I will use + for union, & for intersection
A+(B&C) = (A+B)&(A+C)
let x be in A+(B&C)
then x is in A or x is in both B and C
A is a subset of A+B and also of A+C, so that if x is in A, it is in both A+B and A+C, so it is in the intersection. if x is in B and in C, then x is in both A+B and A+C, so it is in the intersection.
therefore A+(B&C) is a subset of (A+B) & (A+C)
now let y be in (A+B)&(A+C)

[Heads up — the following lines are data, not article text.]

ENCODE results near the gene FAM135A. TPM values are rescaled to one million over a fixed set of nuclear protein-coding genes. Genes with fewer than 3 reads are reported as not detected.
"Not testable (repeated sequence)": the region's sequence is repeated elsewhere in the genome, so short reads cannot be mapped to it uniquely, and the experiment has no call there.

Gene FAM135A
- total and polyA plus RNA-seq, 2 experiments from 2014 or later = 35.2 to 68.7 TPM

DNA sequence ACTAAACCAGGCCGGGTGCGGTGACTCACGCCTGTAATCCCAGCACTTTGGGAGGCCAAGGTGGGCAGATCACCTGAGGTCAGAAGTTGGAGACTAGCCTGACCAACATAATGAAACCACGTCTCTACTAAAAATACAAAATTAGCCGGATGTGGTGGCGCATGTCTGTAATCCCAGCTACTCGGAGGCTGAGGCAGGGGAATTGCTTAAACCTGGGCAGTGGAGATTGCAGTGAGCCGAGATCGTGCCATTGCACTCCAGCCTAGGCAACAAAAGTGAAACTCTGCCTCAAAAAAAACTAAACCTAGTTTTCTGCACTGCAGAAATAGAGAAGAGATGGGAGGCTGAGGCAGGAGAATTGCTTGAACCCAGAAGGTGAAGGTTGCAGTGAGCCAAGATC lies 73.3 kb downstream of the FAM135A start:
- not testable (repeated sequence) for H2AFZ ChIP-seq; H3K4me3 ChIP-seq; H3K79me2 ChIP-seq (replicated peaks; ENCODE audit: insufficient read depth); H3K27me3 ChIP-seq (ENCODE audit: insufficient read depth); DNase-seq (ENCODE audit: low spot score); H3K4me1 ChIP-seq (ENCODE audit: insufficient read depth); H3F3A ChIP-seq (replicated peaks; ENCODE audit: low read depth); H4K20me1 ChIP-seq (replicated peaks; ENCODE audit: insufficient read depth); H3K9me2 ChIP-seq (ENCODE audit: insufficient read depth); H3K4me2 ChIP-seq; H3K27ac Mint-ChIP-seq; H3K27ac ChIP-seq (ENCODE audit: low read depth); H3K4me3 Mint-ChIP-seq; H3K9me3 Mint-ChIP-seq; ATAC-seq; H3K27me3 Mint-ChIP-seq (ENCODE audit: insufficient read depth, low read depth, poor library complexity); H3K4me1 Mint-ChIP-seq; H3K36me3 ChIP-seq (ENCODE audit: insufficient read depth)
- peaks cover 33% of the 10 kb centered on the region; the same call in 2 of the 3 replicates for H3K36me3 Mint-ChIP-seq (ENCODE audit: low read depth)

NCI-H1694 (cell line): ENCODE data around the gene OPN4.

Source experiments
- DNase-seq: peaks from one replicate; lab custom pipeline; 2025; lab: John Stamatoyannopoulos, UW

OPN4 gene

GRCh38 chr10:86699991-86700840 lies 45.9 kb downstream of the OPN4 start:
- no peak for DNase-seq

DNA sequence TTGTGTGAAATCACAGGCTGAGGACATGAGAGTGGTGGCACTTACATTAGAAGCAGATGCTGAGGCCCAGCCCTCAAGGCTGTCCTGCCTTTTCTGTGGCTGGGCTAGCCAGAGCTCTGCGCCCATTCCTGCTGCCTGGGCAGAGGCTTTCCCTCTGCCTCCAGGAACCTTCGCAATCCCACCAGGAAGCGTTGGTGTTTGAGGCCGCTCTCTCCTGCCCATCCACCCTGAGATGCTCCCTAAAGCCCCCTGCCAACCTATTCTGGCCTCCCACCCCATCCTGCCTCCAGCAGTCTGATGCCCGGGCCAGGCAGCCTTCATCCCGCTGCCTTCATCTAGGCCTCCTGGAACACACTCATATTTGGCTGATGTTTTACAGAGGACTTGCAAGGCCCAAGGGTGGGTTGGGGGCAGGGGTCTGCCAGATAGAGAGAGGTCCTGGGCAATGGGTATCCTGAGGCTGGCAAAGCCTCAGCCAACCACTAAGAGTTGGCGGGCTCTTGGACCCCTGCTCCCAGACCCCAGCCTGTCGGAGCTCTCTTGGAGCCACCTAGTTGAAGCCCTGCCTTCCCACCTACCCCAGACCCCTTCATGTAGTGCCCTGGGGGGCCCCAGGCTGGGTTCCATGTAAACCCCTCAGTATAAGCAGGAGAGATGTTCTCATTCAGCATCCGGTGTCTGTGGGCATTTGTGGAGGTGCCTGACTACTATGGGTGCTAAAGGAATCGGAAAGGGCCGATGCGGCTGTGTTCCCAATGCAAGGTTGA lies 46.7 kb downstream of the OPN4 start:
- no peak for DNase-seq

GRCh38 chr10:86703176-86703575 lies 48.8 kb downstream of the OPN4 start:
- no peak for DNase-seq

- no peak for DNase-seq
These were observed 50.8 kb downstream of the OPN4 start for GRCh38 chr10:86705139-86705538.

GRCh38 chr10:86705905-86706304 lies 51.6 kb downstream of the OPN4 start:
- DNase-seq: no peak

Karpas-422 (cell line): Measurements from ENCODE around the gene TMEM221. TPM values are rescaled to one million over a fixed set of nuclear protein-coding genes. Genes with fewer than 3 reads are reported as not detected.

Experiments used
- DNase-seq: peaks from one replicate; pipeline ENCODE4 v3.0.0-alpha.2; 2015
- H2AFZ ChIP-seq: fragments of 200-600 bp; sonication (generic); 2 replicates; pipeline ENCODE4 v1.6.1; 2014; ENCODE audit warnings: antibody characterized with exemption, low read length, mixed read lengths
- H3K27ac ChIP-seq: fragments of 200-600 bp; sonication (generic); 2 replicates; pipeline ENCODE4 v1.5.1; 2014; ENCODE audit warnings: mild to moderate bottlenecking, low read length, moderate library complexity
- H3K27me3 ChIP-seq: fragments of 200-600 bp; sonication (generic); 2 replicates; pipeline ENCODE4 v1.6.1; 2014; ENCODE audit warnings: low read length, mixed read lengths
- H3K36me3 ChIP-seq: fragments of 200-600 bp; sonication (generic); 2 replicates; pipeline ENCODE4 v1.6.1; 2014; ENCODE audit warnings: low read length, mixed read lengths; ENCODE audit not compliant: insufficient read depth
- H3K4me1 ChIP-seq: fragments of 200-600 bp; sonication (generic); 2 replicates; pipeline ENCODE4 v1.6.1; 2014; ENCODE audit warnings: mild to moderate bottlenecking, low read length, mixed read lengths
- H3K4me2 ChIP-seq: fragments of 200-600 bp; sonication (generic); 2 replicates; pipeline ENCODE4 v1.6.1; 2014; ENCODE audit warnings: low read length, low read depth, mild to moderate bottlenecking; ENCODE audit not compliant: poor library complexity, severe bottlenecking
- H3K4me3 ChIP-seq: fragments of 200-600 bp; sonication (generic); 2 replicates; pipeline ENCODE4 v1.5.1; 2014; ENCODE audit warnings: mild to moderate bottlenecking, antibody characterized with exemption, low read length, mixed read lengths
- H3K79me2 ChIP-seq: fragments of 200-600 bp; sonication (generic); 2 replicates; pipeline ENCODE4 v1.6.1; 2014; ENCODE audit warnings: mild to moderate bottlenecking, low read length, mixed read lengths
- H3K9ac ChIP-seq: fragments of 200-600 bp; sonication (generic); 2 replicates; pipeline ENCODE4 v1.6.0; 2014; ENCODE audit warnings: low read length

if y in A, then y in A + (B&C). so suppose y is not in A
then, since y in A+B, y is in B, and since y in A+C, y is in C, therefore y (if not in A) is in B&C
therefore y is in A + (B&C)
therefore (A+B)&(A+C) is a subset of A+(B&C)
therefore these sets are equal
rither use venn diagram or make use of taking an arbitrary element method.
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